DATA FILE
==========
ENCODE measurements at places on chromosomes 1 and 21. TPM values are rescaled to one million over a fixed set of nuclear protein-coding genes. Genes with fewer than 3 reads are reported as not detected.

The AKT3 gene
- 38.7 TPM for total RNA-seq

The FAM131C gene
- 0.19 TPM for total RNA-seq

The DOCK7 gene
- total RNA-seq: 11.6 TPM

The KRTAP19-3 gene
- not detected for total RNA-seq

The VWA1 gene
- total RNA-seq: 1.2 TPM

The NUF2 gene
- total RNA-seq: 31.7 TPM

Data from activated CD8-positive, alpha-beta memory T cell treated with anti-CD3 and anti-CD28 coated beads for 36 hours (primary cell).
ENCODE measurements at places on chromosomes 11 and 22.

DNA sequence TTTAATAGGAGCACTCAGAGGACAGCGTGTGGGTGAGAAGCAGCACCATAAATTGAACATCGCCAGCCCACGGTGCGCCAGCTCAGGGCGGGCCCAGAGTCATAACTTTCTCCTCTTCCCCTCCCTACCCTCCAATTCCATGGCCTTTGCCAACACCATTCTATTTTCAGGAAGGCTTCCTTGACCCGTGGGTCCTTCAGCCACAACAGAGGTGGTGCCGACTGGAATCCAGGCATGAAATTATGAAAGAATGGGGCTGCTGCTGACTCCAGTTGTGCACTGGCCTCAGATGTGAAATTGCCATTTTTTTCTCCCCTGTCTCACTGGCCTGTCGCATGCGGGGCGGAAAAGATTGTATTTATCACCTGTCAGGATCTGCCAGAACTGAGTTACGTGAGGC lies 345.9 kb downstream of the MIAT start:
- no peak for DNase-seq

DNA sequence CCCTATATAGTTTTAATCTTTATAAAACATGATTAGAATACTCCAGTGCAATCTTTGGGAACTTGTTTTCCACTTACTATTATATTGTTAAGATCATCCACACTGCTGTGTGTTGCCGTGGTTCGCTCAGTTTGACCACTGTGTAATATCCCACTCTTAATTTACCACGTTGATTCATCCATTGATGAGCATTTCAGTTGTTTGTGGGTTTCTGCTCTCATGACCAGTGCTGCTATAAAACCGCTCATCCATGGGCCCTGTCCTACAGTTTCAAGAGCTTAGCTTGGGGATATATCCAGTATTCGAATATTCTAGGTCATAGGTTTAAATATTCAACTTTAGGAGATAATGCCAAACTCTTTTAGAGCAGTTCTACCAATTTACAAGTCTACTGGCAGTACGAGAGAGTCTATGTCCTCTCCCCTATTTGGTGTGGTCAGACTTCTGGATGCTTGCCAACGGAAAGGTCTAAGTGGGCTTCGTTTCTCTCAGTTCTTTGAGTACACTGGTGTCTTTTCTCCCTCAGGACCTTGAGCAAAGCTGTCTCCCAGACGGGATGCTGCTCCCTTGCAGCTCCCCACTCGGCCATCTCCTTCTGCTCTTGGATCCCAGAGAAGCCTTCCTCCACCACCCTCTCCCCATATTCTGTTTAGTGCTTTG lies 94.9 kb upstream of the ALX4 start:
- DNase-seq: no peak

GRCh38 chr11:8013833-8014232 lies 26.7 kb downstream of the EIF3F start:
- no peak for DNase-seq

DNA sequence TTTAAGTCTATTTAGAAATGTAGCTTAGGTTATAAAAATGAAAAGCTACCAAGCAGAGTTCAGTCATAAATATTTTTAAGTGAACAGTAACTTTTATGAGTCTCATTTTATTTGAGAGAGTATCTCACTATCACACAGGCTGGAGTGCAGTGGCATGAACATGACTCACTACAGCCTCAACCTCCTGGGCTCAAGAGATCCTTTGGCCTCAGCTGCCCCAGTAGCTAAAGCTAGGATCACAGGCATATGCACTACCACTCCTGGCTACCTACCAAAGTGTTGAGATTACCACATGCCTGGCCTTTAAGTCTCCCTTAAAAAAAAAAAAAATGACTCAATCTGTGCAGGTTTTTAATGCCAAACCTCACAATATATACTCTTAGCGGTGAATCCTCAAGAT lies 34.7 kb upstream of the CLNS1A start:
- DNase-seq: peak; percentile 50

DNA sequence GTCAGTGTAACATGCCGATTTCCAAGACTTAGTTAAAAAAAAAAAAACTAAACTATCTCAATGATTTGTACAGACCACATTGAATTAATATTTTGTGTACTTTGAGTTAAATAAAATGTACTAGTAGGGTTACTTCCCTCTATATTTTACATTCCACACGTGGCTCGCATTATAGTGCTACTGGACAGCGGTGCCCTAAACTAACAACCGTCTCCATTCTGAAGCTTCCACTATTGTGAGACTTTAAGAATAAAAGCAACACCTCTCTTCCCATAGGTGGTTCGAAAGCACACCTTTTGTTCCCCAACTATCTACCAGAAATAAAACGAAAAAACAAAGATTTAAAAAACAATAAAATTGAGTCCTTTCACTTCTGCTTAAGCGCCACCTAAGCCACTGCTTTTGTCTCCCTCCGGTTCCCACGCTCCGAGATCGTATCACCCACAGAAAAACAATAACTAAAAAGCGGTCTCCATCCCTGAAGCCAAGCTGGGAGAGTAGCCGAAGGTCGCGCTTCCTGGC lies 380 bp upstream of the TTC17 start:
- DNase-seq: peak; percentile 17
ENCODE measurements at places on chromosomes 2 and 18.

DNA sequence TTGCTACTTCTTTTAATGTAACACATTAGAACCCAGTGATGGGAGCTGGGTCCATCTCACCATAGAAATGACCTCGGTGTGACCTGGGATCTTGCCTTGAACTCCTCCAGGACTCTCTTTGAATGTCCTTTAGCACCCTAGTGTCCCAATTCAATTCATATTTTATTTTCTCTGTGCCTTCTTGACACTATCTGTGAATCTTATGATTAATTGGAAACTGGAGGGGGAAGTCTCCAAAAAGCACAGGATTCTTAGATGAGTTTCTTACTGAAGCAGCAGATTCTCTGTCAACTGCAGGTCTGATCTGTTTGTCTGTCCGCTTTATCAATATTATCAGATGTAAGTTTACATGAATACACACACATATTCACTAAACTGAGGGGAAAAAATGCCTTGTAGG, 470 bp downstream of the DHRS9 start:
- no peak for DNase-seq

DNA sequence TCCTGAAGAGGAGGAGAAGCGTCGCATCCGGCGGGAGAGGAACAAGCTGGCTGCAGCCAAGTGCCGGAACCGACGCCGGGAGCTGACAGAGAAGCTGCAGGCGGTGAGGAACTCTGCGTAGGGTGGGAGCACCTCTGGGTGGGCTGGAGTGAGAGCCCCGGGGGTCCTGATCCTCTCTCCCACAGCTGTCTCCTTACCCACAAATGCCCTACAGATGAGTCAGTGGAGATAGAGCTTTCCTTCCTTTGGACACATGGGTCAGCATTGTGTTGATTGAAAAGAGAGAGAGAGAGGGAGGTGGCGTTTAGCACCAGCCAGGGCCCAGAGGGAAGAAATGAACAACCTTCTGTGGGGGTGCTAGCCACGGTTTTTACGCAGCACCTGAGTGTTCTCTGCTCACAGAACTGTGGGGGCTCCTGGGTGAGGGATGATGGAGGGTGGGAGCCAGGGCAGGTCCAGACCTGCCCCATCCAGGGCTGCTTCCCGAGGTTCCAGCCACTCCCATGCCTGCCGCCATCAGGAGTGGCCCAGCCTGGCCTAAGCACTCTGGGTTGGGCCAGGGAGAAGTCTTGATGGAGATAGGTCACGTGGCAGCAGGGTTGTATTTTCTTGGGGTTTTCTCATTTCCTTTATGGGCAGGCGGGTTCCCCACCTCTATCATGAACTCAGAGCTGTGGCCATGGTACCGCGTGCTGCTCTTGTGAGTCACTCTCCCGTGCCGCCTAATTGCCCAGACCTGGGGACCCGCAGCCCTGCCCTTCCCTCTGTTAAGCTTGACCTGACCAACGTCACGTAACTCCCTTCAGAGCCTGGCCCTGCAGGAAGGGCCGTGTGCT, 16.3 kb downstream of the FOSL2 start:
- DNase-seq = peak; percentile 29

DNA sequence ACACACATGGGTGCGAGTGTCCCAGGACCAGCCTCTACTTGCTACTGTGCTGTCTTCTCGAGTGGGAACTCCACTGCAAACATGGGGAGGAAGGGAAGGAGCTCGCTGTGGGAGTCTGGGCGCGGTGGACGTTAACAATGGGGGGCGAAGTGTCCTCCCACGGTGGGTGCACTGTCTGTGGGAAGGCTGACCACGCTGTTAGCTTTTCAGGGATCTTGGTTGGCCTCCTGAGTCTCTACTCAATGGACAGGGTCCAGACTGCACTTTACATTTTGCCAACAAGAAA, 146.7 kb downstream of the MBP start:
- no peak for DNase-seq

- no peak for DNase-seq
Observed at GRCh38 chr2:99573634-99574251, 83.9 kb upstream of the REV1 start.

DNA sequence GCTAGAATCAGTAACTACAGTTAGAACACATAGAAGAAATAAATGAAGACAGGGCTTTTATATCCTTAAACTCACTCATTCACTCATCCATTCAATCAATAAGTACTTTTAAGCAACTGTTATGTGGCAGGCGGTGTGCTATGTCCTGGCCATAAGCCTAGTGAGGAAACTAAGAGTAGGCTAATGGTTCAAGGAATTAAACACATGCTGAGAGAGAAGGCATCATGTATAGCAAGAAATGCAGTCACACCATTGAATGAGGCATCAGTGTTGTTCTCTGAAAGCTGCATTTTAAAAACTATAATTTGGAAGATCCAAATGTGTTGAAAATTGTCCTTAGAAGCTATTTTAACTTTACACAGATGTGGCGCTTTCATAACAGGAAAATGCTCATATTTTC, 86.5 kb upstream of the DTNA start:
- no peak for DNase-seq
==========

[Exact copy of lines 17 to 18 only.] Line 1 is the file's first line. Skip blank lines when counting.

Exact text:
- no peak for DNase-seq

DNA sequence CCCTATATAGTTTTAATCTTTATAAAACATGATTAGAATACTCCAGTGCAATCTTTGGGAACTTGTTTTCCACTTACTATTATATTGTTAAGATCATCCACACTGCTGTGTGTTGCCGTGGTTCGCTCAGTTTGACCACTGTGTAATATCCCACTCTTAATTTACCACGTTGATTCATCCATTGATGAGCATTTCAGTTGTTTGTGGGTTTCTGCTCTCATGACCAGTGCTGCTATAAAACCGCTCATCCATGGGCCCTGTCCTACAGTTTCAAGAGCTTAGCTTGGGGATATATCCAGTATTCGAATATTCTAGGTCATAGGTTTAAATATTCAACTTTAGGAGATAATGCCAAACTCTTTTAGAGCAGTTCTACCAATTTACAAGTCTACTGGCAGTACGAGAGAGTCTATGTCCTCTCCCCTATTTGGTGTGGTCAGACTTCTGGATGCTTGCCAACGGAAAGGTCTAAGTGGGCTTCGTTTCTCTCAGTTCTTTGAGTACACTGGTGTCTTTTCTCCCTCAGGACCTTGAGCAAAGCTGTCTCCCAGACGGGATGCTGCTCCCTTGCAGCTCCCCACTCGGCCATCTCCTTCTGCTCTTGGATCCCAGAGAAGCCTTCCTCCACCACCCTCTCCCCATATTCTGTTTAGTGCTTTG lies 94.9 kb upstream of the ALX4 start: